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The Road to 9/11

Topic: The Road to 9/11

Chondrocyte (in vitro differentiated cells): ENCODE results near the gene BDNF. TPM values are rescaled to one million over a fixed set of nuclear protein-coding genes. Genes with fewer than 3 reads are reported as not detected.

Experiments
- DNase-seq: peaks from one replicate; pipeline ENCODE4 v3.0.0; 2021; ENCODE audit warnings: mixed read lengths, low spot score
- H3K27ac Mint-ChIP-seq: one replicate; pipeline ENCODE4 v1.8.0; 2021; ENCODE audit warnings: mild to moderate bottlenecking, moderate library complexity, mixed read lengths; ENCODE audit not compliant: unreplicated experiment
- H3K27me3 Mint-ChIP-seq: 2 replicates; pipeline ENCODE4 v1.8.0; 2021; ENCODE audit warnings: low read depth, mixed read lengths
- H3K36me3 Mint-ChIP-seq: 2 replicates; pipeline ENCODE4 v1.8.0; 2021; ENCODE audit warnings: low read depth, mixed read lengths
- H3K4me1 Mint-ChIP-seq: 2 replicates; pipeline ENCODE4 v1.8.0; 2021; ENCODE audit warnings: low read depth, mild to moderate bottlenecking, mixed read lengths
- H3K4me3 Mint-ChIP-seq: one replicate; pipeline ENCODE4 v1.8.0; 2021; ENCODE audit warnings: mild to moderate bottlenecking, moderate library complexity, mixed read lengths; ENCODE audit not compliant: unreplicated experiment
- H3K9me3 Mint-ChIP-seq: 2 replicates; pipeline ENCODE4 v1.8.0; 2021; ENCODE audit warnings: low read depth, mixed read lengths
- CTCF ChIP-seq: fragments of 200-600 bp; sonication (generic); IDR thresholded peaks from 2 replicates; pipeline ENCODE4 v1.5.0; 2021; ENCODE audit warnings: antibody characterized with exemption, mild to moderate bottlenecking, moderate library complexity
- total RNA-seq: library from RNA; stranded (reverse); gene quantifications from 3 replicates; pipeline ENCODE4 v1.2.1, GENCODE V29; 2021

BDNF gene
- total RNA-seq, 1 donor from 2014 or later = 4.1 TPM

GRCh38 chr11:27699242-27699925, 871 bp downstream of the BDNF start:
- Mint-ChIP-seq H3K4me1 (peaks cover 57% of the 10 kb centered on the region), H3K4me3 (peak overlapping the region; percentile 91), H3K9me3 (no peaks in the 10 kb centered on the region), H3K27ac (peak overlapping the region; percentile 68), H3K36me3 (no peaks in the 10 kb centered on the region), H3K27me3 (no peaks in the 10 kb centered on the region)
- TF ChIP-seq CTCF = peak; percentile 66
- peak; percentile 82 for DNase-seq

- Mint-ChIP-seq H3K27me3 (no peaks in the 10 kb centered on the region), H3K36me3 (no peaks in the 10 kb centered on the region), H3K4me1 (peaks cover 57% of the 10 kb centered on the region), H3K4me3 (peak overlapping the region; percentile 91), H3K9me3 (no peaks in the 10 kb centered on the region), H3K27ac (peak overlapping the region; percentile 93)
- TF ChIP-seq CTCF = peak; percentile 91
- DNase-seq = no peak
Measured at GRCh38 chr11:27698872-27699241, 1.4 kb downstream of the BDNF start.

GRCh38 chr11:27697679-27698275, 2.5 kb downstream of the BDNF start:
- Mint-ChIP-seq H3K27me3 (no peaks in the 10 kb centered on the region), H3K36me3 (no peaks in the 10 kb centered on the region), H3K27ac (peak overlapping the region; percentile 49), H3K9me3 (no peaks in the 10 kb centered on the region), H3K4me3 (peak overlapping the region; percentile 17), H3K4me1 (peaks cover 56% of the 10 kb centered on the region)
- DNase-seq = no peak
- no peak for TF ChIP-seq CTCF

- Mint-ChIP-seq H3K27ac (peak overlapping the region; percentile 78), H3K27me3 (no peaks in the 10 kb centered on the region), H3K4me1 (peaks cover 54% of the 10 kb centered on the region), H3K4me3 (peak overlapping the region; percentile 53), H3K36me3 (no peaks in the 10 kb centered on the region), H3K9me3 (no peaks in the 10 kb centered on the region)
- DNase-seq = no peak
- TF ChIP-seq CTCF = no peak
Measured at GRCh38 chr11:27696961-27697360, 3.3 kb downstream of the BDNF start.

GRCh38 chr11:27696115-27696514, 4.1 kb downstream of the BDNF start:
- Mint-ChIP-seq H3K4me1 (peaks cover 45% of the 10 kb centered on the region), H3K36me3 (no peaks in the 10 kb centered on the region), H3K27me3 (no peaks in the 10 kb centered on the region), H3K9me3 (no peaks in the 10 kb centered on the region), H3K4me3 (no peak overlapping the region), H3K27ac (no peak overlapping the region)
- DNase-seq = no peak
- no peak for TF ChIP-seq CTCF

James Goldgeier:  Well I'd start with really the uncertainty created by 11/9 and the ensuing collapse of communism because you had this fixed super-power rivalry that had gone on for four decades, the Cold War was dominant in the way we thought about international affairs and then, poof, it's over. And, how do you now think about the world that you live in? And what's the role for the United States in that world? Now, all of a sudden, after the Cold War is over, and with the Soviet collapse at the end of 1991, United States is standing as the lone superpower and grappling in a period in which there's no obvious enemy, and the United States has so much power, sort of what to do. And that is really the story we try to tell in this book is, how people who are, you know, sort of in the world of ideas tried to grapple and also people in the world of politics on both the left and the right tried to grapple with a very uncertain world. It was very disorienting for the Republicans because, although it was seen by them as their moment of triumph, they felt that especially the presidency of Ronald Regan had helped usher in the end of the Cold War, they now had to deal with a world in which anti-communism wasn't a primary motivation. There had been a lot of divides previously in the Republican party, but during the Cold War, all those sort of evaporated, especially in the last couple decades of the Cold War, because all of the Republicans were able to rally around the idea that the Soviet Union had to be combated. And so once communism was gone, anti-communism was gone. What happens is the Republicans really split into a number of different groups. There is the traditional, pragmatic realists; George H. W. Bush, the president; Brent Scowcroft, his National Security Advisor; James Baker, his Secretary of State. These are people who believed in American leadership, through international institutions such as the United Nations, which was important to George H. W. Bush, he had been Ambassador to the United Nations in the 1970s and was very fond of the organization, hoped to be able to make it work after the Cold War was over. And that group, you know, focused on sort of core American national security interests, great powers, not looking for a new mission for the United States. You had Isolationists, that was a strain that had been in the Republican Party prior to the Cold War; it was back again after the Cold War was over. Pat Buchanan ran against George H. W. Bush in 1992 for the Republican nomination and got almost 40 percent of the vote in New Hampshire, against the sitting president, it was incredible, and running on slogan, "Come Home America," that George McGovern had used 20 years earlier, on the Democratic side to much derision by the Republicans. And in fact, when we spoke to Pat Buchanan for the book, he said that George McGovern had sent him a note saying, "I'm glad to see you could make use of my slogan." And Pat Buchanan said, "Well, you know, we couldn't come home in 1972, but we have to come home now in 1992." This notion that the United States had spent so much money, you know, protecting other countries in Europe, Japan and so on. And that with the Cold War over, the United States should come home and focus on its domestic economy and domestic issues. So that was a very strong strain. You have emerging, then, what we in call in the book, the Contract Republicans. The Republicans who sweep into Congress in 1994 on the contract with America. Very little foreign policy there. Sort of share a lot in common with the Isolationists. There are a lot of Republicans coming in who proudly declare that they have never owned a passport, that they didn't travel, you know, why would you need to go anywhere else. To the extent that they did look at foreign policy, they focused on missile defense, the rise of China and bashing the United Nations. And it was also a lot of Clinton bashing. And then there was this fourth group that was very small in the 1990s, the neo-conservatives, who really with the end of the Cold War a lot of the neo-conservatives said, "Well, we don't need to have the old exceptional mission for the United States. We won the Cold War. We can just become what Ambassador Jeane Kirkpatrick called, you know, a normal country in a normal time, that we could just-- the United States could just become normal again. There were a few neo-conservatives who kept alive the dream of a U.S. mission to help build and promote democracy in other parts of the world. But, in the 1990s, they were very marginal to the Republican Party and, in fact, many of their writings were geared toward trying to make the Republican Party more interested in the ideas that they were promulgating.